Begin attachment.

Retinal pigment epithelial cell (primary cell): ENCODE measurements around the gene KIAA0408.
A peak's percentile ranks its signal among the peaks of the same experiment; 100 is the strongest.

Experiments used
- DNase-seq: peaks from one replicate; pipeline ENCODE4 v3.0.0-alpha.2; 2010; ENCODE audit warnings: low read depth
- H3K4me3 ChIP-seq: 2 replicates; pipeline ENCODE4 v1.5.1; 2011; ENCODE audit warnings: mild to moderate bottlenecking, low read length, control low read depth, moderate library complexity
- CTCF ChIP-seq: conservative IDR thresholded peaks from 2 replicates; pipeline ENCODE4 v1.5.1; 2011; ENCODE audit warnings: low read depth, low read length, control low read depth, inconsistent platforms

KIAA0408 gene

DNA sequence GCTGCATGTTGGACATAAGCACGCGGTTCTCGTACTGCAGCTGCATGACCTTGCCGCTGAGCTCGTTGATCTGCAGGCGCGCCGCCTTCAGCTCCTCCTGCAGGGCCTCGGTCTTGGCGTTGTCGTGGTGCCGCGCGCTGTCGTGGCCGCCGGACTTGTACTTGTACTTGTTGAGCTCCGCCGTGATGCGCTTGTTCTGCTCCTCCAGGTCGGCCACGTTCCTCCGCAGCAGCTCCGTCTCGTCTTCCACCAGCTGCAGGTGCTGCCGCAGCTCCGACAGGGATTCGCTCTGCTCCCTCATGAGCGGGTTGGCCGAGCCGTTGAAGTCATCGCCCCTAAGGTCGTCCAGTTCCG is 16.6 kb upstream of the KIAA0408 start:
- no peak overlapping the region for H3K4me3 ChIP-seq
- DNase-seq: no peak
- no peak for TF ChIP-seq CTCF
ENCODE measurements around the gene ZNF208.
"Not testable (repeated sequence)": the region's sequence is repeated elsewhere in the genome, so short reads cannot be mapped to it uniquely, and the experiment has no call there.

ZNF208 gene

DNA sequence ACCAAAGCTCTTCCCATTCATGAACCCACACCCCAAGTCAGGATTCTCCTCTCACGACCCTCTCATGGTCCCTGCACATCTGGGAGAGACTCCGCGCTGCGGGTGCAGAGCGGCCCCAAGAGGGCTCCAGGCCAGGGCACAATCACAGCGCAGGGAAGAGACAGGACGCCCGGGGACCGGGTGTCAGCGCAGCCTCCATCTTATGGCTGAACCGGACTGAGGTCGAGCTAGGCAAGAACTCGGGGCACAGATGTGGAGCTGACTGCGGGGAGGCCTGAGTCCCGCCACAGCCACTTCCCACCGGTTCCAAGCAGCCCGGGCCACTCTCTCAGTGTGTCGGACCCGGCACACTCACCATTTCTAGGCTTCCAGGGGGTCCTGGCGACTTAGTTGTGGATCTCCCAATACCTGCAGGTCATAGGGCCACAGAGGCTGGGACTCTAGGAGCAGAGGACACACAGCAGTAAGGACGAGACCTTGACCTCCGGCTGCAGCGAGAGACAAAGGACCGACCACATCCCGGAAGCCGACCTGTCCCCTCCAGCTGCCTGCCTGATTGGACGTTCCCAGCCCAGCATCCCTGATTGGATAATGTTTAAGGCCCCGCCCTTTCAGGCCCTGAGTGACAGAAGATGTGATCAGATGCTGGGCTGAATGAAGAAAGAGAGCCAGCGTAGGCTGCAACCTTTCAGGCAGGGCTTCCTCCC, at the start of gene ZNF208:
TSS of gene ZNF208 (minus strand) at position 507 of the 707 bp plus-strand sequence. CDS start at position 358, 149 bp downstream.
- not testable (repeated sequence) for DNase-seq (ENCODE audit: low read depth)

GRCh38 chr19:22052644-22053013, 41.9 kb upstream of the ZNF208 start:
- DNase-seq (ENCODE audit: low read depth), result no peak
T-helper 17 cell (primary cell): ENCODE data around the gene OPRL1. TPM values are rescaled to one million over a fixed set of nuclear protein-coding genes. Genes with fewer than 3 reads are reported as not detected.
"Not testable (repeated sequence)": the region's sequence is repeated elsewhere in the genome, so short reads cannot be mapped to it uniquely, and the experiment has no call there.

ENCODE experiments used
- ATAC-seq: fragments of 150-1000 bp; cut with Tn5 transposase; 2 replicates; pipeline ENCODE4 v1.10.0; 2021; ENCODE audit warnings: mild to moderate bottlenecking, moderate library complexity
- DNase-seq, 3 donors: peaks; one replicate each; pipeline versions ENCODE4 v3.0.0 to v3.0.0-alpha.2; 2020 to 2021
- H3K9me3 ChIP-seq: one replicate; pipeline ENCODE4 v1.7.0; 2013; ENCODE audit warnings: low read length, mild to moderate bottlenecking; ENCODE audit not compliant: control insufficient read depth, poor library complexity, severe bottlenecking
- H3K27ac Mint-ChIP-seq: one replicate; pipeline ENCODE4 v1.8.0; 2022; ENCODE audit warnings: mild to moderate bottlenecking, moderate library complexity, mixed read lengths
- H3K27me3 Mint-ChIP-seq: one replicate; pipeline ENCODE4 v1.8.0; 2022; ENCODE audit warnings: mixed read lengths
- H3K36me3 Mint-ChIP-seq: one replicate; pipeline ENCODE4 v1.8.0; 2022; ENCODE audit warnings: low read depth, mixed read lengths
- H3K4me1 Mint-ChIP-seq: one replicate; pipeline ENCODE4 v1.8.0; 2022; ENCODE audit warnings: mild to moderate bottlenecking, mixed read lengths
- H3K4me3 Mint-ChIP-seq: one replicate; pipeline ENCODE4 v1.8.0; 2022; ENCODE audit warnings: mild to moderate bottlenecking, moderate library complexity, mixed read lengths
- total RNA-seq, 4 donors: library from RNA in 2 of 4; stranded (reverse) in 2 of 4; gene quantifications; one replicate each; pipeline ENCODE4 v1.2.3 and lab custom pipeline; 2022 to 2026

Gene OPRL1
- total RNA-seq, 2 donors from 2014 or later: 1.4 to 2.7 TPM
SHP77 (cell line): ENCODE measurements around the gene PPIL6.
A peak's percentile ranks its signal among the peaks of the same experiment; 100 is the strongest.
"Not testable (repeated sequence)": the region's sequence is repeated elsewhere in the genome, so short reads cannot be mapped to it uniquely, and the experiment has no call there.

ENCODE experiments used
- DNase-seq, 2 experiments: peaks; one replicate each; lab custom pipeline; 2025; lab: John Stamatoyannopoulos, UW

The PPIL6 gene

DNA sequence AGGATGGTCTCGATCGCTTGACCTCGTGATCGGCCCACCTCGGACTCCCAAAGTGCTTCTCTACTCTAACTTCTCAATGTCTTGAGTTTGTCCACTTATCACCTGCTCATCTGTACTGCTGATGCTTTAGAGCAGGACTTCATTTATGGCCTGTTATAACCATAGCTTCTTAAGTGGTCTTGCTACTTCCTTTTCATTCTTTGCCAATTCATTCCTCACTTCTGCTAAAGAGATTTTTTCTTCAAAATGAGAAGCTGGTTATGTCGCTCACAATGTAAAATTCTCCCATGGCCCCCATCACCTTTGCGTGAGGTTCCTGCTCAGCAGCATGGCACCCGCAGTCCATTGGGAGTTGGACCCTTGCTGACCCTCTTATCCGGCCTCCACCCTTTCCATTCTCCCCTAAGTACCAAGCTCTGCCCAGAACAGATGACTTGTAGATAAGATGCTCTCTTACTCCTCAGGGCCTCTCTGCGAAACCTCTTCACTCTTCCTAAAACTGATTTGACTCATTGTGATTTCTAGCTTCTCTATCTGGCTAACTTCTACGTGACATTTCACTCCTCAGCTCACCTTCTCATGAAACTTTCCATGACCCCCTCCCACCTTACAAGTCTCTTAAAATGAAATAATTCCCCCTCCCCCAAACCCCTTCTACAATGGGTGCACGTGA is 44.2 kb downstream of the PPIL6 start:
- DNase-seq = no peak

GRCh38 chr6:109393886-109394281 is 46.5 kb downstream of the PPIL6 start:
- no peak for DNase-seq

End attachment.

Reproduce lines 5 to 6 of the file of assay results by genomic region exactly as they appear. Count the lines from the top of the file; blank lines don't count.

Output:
- H3K4me3 ChIP-seq: 2 replicates; pipeline ENCODE4 v1.5.1; 2011; ENCODE audit warnings: mild to moderate bottlenecking, low read length, control low read depth, moderate library complexity
- CTCF ChIP-seq: conservative IDR thresholded peaks from 2 replicates; pipeline ENCODE4 v1.5.1; 2011; ENCODE audit warnings: low read depth, low read length, control low read depth, inconsistent platforms